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Prime Minister of South Africa

Prime Minister of South Africa
Eerste Minister van Suid-Afrika
Arms of South Africa
Office Abolished
Position succeeded by the
Executive State President of South Africa
Style The Right Honourable (1910–1961)
Appointer Governor-General of South Africa (1910–1961)
State President of South Africa (1961–1984)
Term length Whilst commanding the confidence of the House of Assembly
Inaugural holder Louis Botha
Formation 31 May 1910
Final holder Pieter Willem Botha
Abolished 14 September 1984

The Prime Minister of South Africa (Afrikaans: Premier or Eerste Minister van Suid-Afrika) was the head of government in South Africa between 1910 and 1984.


  • History of the office 1
  • List of Prime Ministers of South Africa (1910–1984) 2
  • References 3
  • See also 4
  • External links 5

History of the office

The first Prime Minister of South Africa, Louis Botha (sitting at the center of the desk), with his Cabinet, 1910.

The position of Prime Minister was established in 1910, when the Union of South Africa was formed. He was appointed by the head of state--the Governor-General until 1961 and the State President after South Africa became a republic in 1961). In practice, he was the leader of the majority party or coalition in the House of Assembly. The first Prime Minister was Louis Botha, a former Boer general and war hero during the Second Boer War. He was the country's leading political figure and de facto chief executive, with powers similar to those of his British counterpart.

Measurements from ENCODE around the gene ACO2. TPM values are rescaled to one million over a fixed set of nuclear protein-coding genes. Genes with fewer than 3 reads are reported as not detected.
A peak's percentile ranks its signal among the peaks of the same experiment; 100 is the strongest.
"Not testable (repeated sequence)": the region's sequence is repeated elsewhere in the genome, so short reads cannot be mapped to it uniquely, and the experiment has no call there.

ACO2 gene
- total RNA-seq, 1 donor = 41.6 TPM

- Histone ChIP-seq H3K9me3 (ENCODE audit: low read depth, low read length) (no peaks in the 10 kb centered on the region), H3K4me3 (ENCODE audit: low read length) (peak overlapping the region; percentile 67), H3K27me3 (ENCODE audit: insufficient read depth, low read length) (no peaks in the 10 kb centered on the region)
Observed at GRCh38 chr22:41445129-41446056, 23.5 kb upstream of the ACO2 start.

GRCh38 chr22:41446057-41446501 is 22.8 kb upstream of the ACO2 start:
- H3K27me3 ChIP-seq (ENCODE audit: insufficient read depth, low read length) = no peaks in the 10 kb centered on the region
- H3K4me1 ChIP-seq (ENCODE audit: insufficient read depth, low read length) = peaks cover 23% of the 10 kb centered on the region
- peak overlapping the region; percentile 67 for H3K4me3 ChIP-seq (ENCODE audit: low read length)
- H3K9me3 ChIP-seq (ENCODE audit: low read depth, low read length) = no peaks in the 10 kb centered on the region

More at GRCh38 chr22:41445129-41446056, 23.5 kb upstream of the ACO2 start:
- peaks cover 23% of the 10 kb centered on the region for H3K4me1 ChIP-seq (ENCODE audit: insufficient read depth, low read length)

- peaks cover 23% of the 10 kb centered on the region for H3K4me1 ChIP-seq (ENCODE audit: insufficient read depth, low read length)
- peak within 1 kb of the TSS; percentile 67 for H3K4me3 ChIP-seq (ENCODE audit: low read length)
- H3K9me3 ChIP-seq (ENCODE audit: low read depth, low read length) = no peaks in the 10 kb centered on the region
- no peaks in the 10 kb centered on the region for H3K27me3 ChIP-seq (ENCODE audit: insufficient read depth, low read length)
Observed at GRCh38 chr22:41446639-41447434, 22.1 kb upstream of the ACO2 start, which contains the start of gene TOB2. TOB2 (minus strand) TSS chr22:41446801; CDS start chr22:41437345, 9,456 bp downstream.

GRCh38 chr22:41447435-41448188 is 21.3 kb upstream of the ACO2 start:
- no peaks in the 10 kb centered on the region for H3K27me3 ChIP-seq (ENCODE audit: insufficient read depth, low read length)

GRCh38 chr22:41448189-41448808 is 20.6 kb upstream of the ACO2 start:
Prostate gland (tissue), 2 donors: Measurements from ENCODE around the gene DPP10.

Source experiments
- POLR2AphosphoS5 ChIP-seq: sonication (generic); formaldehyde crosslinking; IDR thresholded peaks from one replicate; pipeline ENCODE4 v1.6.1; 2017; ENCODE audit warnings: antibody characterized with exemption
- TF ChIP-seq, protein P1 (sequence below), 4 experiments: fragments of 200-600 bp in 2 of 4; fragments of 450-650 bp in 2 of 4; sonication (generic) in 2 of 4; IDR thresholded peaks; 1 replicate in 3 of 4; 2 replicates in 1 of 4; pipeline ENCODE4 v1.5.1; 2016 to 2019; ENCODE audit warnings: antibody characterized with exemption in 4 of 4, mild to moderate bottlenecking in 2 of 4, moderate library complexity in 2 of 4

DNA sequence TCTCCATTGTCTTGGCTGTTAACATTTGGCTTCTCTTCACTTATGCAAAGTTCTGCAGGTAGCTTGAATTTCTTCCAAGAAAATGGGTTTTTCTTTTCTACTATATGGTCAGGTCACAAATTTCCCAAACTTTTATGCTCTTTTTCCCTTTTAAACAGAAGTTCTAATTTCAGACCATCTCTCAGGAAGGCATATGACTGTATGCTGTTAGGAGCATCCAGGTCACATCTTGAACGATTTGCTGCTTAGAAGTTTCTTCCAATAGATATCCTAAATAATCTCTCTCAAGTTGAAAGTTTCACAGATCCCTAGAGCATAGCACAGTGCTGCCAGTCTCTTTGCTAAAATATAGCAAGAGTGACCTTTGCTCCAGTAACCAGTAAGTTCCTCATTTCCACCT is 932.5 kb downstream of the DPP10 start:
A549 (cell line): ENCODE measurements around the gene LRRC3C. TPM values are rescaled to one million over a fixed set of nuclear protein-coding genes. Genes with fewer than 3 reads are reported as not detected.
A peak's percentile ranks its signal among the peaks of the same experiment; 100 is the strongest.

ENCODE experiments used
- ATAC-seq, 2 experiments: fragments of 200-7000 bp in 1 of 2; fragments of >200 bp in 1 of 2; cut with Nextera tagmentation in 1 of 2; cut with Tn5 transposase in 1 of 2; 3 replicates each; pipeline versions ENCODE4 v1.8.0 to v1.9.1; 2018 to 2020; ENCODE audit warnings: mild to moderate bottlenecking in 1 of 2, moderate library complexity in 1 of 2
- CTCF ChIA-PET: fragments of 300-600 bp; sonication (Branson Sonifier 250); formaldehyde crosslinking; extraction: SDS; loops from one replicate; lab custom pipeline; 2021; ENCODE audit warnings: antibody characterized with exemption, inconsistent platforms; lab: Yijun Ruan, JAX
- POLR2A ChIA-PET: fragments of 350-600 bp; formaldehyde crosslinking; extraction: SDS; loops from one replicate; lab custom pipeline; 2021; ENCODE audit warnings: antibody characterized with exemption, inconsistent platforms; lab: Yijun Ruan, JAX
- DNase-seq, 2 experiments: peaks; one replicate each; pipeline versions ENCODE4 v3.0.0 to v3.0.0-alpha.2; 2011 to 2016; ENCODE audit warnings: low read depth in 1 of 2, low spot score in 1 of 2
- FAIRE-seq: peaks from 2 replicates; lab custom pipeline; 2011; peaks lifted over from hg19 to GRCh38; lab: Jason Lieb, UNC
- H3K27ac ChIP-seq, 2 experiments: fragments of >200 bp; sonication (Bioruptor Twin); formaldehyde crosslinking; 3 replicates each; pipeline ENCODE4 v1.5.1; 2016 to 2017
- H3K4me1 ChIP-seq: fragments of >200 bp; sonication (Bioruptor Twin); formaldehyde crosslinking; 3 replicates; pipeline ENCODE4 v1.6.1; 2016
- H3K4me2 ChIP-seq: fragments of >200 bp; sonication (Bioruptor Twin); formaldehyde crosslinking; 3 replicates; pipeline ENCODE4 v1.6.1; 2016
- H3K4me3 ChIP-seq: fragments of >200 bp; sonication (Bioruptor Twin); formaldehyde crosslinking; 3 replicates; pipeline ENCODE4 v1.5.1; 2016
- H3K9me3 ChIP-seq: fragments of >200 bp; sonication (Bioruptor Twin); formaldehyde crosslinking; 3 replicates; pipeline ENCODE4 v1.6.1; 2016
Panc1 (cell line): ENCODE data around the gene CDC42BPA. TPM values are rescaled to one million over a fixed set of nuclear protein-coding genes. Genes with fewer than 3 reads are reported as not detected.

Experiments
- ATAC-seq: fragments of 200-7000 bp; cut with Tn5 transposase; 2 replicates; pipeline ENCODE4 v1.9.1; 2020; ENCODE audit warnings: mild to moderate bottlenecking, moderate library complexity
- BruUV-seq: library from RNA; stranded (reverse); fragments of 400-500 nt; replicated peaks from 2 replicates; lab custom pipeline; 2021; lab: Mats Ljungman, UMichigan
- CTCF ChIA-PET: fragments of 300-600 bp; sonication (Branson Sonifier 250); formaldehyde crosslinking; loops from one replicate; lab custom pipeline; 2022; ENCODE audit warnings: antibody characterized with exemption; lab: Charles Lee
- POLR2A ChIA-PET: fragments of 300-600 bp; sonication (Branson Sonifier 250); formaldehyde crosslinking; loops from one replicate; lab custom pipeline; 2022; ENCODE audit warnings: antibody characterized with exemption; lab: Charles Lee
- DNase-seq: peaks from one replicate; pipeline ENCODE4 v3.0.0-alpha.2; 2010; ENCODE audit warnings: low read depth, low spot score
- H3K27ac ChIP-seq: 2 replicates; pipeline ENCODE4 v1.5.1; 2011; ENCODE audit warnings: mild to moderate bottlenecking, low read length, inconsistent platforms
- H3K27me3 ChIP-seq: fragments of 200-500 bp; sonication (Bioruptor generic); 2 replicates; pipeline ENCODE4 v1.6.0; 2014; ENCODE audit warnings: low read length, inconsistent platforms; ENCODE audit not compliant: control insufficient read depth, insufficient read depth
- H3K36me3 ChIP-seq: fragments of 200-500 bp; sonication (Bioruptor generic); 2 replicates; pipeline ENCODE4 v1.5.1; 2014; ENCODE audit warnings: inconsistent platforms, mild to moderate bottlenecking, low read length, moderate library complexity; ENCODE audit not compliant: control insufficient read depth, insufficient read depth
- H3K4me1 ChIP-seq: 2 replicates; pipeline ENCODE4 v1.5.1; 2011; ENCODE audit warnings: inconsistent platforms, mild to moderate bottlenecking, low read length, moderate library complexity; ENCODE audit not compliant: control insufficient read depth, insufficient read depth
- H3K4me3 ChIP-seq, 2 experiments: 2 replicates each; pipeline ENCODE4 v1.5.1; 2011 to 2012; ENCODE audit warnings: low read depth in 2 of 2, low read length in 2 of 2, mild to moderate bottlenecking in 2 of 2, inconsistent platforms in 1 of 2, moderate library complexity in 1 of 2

The position of Prime Minister was abolished in 1984, when the State President was given executive powers after a new constitution was adopted--effectively merging the powers of the Prime Minister with those of the State President. The last Prime Minister, Pieter Willem Botha, became the first executive State President after the constitutional reform.

In post-Apartheid South Africa, the Inkatha Freedom Party has called for a return to a Westminster-style split executive with a Prime Minister as the actual head of government, as part of its overarching goal of avoiding a single party South African state.[1]

List of Prime Ministers of South Africa (1910–1984)


      South African Party
      United Party
      National Party

# Name
Picture Took office Left office Elected
Political Party
1 Louis Botha
31 May 1910 27 August 1919 1910 (1st)
1915 (2nd)
South African Party
First South African Prime Minister. Formation of the Union of South Africa. World War I. Conquest of the German South-West Africa. Crushed the Maritz Rebellion. Ratified the Treaty of Versailles. Died in office.
2 Jan Christiaan Smuts
3 September 1919 30 June 1924 — (2nd)
1920 (3rd)
1921 (4th)
South African Party
Attended 1921 Imperial Conference. Attempted to broker an armistice and peace deal between the British and Irish nationalists in the Irish War of Independence. Crushed the Rand Rebellion, which caused a political backlash and he lost 1924 general election to National Party. Created coalition with National Party and returned as Deputy Prime Minister and Minister of Justice after the 1933 general election.
James Barry Munnik Hertzog
30 June 1924 5 September 1939 1924 (5th)
1929 (6th)
1933 (7th)
1938 (8th)
National Party
(until 1934)
United Party
(from 1934)